of the frame to the 150-mm depth with the shovel and put
the sand in the 5-mm sieve. Sieve the sand using sea water
to wash away the fine sand. The remaining material in the
sieve is sorted and all live cockles are counted and measured.
Other live animals are identified according to the interests
and abilities of the group.
which option is elected, two people on each sampling team
measure and record or the specimens are collected in coded
plastic bags and returned to a central measuring and counting
station. The option selected often depends on the number
of people available, weather conditions, and the beach conditions
(it being difficult to write data in high winds and sort
specimens and measure accurately in ankle deep water).
on the skills of the participants, a preselected range of
key plants and animals should be identified and noted as
present on each transect. (If the scientific name and exact
identification is not possible, general descriptions are
often sufficient - worm like, orange animal about 18-mm
long, green, lettuce like algae). Important key shellfish,
such as cockles and pipi should be measured and identified.
Unusual discoveries should be noted and perhaps photographed.
measured to the nearest 5-mm in shell length. Each specimen
is placed on the measuring board or the measuring triangle.
Measure the largest diameter (the length - of the shellfish).
Sort the measured shellfish into 5-mm groups; <5-mm,
5 to 10-mm, 10 to 15-mm, 15 to 20-mm and so on.
of shellfish in each group are then counted and this number
is entered onto the datasheet in the appropriate place.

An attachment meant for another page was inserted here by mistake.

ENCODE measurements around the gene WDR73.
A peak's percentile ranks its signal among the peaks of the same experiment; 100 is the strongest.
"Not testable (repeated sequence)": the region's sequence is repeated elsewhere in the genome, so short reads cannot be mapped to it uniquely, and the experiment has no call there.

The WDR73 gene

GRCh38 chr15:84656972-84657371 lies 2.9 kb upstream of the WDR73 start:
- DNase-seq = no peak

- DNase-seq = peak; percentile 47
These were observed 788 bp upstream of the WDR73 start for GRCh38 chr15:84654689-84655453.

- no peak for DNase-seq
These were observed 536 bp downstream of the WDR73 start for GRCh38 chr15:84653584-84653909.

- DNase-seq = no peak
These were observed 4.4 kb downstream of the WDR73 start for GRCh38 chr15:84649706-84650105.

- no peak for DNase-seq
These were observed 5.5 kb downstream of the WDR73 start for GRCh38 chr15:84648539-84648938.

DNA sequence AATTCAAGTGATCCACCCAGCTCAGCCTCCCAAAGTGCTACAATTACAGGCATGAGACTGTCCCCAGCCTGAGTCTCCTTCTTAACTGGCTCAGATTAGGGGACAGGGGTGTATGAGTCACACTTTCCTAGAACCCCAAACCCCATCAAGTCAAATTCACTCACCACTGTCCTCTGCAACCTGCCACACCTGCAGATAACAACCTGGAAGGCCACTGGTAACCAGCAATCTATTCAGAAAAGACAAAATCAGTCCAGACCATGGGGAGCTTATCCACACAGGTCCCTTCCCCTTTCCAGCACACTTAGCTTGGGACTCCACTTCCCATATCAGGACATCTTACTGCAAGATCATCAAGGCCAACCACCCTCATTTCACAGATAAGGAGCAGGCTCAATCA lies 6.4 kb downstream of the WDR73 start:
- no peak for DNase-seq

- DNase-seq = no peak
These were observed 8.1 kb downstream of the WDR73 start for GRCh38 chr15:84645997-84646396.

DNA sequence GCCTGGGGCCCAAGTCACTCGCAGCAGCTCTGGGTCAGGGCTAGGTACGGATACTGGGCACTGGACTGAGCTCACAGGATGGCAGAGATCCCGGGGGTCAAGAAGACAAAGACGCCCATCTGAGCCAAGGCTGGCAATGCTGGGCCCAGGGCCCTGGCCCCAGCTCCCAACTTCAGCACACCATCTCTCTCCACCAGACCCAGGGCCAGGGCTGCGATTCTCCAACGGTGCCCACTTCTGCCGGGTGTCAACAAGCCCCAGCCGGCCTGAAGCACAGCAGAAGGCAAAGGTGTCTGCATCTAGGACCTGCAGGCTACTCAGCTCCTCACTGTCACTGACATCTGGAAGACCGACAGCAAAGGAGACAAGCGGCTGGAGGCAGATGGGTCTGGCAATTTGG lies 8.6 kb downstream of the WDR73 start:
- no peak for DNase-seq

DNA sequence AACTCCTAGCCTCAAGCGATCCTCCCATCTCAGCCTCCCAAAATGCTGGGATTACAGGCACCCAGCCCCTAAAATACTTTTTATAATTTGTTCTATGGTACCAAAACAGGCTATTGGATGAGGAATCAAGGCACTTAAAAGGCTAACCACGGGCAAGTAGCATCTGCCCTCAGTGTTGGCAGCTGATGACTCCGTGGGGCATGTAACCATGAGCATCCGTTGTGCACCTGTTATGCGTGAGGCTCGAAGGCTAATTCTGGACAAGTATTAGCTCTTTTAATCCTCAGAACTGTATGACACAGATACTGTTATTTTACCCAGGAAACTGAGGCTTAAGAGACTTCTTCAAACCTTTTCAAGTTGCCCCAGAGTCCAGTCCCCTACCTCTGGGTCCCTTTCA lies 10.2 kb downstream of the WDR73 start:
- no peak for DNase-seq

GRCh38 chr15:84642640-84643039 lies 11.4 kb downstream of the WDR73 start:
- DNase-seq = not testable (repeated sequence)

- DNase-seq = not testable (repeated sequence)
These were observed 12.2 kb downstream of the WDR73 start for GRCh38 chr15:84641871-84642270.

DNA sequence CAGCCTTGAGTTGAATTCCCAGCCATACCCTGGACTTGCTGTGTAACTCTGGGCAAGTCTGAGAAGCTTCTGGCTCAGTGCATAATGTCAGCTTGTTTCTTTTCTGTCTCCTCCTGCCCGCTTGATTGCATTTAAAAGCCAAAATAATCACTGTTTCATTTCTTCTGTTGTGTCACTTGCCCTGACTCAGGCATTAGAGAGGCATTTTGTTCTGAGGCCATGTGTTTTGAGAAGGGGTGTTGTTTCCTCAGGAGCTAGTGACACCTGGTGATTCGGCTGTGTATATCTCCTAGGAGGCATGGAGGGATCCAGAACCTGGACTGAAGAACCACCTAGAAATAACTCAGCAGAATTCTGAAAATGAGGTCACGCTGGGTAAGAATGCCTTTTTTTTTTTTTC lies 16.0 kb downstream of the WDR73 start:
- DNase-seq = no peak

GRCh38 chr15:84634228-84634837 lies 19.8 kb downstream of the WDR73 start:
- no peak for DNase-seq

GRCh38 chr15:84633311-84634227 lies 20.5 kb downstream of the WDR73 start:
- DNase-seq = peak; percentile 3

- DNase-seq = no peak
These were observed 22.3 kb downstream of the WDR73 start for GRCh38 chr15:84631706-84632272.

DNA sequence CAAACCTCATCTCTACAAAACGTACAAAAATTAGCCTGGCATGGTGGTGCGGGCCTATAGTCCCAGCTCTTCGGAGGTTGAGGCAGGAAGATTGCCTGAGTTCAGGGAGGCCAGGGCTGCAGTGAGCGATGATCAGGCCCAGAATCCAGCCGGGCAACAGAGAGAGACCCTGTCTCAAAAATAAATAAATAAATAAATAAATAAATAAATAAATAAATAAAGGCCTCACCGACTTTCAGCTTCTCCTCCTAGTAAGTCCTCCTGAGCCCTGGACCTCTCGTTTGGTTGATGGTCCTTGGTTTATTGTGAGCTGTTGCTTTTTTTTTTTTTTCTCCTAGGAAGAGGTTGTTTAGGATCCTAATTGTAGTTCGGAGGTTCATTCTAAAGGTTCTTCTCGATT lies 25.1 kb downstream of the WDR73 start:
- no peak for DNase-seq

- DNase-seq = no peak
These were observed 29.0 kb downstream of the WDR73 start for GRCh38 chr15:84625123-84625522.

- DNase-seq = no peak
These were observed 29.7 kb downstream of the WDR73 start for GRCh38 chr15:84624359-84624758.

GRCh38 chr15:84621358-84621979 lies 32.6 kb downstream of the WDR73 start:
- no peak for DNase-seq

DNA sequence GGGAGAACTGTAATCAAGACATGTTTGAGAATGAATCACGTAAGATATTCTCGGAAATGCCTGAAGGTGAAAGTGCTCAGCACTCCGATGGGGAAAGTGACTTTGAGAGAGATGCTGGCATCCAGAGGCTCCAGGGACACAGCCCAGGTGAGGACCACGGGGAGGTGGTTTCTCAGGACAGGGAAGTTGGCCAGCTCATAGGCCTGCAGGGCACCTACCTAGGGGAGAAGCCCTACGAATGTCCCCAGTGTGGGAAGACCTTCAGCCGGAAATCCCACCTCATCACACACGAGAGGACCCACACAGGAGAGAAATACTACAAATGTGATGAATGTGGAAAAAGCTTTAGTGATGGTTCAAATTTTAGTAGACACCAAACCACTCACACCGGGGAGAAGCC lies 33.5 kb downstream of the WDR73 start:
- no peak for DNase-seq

A special datasheet
is used to record all data. It can be photocopied and used
by all data recorders. Be sure to fill out all the spaces
on the form. One form is used for each transect and the
quadrats are coded to match the sampling map. For example,
the first transect is called A and the first quadrat on
that transect is called 1. So the team sampling the A transect
will label their plastic bags A1, A2, A3, A4 etc.
one person should do the counting or measuring and another
should record the information. Be sure the counter/measurer
and the recorder communicate well with each other. The recorder
should have neat hand writing. It is difficult to write
clearly in field conditions and the recorders must make
a special effort to write each entry well.
writes the quadrat number for each station (or from the
Ziplock bag when the contents of the coded bag are emptied
onto a white plastic tote tray). The selected shellfish
are identified, counted, and measured.
the numbers of shellfish of each size group onto the datasheet,